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 TOKYO (AP) - The Red Sox finally have a very good reason to get out of bed.
The exhibition games are over. The regular season is about to start. And their jet lag is fading - but still not gone.
``The last couple of days have been pretty rough,'' Tim Wakefield, master of the hypnotic knuckler, said Sunday. ``My body's still adjusting, but I think last night was the first night I got a decent amount of sleep and not waking up four or five times during the night.''
He was awake enough to do some sightseeing for the first time on the trip Sunday before he pitched 5 2-3 innings in that night's 9-2 victory over the Yomiuri Giants, returning to his hotel in a cab about five hours before the game.
No touring, though, for Terry Francona, manager of the defending World Series champion. The skipper with tunnel vision sees his hotel, tall buildings and Tokyo Dome, not the shrines and gardens that are part of Japan's culture.
``I had a peanut-butter sandwich for Easter and something I wasn't sure what it was,'' he said. ``We're in a different city, but it could just as well be San Francisco. It doesn't matter. I come to the ballpark. I wake up, and I go to the ballpark.''
He'll be there again Monday when his team works out ahead of Tuesday night's major league season opener against Oakland, when former Seibu Lions great Daisuke Matsuzaka pitches for Boston. Joe Blanton is scheduled to pitch for the Athletics, who may have coped better with the time change because their trip to Tokyo was shorter. Both teams arrived Thursday night.
Oakland beat the Hanshin Tigers 10-2 on Sunday as Donnie Murphy hit a grand slam, Jack Cust had a two-run homer and Travis Buck hit a solo shot.
Boston's J.D. Drew also hit a grand slam Sunday, five months after hitting one in Game 6 of the AL championship series against Cleveland. Unlike some of his teammates, he seemed fresh.
Coco Crisp joked about the reception for Boston reliever Hideki Okajima, who spent 11 seasons with Yomiuri. He pitched a scoreless seventh, with flashes popping when he threw.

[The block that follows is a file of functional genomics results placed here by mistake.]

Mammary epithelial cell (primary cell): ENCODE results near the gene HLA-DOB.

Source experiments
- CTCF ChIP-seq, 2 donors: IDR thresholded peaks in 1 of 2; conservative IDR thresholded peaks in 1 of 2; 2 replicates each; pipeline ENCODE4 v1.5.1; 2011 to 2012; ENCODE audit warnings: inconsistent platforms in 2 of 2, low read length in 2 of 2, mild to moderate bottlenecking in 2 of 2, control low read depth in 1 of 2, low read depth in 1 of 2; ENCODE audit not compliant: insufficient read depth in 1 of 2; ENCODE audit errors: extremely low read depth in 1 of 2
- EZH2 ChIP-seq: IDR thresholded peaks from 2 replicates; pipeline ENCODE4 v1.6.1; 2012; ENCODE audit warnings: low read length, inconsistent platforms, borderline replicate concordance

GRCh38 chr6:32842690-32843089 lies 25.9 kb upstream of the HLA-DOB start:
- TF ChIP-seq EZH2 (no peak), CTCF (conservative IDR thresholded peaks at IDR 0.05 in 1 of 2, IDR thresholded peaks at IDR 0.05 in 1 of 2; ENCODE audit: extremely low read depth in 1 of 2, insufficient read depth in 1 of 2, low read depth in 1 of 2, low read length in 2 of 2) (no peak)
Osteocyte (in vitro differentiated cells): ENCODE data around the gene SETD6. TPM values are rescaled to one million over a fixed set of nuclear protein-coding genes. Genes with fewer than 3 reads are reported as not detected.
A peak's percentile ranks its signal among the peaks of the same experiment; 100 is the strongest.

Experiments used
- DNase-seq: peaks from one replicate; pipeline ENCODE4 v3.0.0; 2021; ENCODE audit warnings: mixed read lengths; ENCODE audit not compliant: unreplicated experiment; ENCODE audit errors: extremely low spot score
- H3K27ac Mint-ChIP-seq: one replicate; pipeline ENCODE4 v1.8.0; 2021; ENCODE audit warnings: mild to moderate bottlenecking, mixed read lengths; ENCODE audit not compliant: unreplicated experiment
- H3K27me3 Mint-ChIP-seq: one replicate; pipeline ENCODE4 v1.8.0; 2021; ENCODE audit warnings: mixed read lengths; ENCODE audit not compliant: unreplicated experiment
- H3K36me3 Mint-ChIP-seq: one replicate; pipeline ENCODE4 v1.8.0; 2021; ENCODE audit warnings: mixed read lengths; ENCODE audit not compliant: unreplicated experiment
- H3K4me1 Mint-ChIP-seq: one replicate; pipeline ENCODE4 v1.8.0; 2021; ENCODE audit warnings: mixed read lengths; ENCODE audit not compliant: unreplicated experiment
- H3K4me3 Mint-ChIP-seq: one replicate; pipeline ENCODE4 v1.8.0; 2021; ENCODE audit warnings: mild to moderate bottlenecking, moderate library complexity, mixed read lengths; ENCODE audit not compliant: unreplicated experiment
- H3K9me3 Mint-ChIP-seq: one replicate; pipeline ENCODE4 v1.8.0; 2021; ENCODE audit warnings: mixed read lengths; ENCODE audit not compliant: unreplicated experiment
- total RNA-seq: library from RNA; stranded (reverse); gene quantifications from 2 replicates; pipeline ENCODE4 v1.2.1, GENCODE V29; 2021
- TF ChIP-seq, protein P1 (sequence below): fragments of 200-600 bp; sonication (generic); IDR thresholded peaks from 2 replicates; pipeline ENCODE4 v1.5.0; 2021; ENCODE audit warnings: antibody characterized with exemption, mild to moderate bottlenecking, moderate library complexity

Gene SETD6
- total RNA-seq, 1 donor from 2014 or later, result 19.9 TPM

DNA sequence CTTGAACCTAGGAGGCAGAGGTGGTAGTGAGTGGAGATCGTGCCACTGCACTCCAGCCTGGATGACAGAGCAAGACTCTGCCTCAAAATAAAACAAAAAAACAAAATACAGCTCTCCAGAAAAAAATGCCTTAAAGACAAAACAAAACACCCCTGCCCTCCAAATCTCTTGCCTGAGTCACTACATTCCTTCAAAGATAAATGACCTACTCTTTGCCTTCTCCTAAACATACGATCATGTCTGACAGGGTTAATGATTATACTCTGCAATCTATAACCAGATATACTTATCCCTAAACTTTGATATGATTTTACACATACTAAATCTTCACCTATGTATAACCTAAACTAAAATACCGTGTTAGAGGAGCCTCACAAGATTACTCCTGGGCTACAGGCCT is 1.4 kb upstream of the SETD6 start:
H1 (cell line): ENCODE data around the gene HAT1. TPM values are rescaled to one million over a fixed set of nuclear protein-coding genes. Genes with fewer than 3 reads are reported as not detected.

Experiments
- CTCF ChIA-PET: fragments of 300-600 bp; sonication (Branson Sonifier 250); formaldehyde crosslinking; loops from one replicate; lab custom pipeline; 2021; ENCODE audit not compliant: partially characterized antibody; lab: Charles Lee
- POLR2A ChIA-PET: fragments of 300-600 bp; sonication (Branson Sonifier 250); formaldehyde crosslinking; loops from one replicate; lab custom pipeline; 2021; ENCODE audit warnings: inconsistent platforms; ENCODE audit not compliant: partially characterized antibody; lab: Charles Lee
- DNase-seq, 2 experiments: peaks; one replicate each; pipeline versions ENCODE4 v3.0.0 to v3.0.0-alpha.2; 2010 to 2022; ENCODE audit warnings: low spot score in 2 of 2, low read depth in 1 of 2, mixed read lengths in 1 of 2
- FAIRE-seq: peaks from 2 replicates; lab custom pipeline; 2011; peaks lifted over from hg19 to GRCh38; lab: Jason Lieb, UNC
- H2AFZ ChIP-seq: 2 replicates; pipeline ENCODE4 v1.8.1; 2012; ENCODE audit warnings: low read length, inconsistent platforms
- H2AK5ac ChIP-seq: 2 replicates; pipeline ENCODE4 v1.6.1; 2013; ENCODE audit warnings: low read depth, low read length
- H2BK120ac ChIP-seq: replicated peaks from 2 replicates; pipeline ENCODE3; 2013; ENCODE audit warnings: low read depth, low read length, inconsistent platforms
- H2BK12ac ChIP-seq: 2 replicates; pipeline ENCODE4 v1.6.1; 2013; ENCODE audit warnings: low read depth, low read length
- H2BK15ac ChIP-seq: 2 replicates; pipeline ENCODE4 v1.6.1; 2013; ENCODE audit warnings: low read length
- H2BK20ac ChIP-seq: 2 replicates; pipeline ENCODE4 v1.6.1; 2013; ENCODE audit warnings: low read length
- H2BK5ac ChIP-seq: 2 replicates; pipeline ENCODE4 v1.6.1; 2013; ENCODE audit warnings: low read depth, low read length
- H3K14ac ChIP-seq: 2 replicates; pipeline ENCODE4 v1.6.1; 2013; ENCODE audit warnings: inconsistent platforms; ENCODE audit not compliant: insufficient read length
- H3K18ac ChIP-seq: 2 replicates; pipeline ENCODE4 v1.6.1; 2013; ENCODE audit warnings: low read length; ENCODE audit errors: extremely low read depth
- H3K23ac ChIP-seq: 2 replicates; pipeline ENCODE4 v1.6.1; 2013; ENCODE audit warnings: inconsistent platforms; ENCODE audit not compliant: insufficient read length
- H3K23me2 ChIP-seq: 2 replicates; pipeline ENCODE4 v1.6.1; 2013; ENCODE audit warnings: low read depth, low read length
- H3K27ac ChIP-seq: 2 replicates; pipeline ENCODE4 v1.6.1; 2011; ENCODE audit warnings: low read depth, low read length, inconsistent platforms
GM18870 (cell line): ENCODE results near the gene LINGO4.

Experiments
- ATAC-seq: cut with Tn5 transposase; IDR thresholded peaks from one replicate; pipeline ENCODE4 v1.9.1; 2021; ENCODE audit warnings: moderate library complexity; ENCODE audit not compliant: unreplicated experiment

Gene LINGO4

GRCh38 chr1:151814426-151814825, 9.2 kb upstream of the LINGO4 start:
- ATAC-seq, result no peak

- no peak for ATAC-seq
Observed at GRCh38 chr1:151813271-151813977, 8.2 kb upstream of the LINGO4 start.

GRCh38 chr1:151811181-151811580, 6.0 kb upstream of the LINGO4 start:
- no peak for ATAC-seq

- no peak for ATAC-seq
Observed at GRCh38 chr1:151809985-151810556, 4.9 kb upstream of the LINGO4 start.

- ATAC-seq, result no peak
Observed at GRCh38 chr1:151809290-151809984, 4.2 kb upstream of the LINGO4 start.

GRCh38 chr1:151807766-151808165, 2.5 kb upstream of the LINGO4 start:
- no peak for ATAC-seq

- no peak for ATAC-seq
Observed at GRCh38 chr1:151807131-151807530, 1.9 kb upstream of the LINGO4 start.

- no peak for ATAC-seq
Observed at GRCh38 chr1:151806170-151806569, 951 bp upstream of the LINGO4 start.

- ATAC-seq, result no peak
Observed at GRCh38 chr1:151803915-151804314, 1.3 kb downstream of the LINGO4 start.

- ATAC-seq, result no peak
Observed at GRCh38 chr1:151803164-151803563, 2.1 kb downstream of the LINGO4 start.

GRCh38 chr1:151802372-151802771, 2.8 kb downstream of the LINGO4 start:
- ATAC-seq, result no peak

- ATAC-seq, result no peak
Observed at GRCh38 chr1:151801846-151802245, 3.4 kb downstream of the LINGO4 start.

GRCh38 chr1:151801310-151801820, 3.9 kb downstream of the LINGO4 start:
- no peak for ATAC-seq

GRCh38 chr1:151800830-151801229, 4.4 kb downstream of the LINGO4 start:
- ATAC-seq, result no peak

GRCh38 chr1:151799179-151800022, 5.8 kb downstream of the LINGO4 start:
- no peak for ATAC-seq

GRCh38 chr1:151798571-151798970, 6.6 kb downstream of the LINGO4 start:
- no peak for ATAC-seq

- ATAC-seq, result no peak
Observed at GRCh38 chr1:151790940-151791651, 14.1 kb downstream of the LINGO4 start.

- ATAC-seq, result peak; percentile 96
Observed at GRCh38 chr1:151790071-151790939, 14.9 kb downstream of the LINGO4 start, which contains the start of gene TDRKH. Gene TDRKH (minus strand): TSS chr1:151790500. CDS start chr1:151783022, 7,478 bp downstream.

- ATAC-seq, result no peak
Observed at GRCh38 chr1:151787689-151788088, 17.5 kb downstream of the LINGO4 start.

``With all the cameras and stuff, that was pretty cool,'' Crisp said. ``I was so tired I thought it was just twilight. I thought I was dreaming. Nine o'clock in the morning (EDT), man. I hit a triple at 9 o'clock in the morning. That's crazy.''
That would be 10 p.m. Tokyo time, when he tripled in a run in Boston's two-run ninth.
Bryan Corey, who pitched for Yomiuri in 2004, was talking about striking out the only batter he faced in relief of Wakefield when he started to yawn.
``I'm a little tired right now,'' he apologized. ``It just hit me, a long day and a long night. Still, coming back here and pitching is nice and it was fun.''
Okajima got a rousing ovation. He was an all-star as a rookie last year with the Red Sox when he posted a 2.22 ERA, better than any he had in his nine full seasons with Yomiuri before playing for Hokkaido in 2006.
``Today was the biggest ovation I've ever seen him receive here,'' Giants manager Tatsunori Hara said.
It's nothing compared with the roar that is sure to come from the admirers Matsuzaka when fans fill the Dome for the earliest opener in major league history.
``That was a feel-good moment for us,'' Francona said of Okajima's reception. ``It kind of reminded me of the time Dice-K faced Ichiro (Suzuki) at Fenway'' for the first time last season.
But that's in the past. On Tuesday, the winner of two of the last four World Series will face an Oakland team coming off its first sub-.500 finish in nine seasons.
Beating Boston will be tougher because Eric Chavez didn't make the trip after having two shoulder surgeries and one back operation in the last six months. Still, Francona is concerned. He may even toss and turn in bed, wondering if his team is ready for the season to start.
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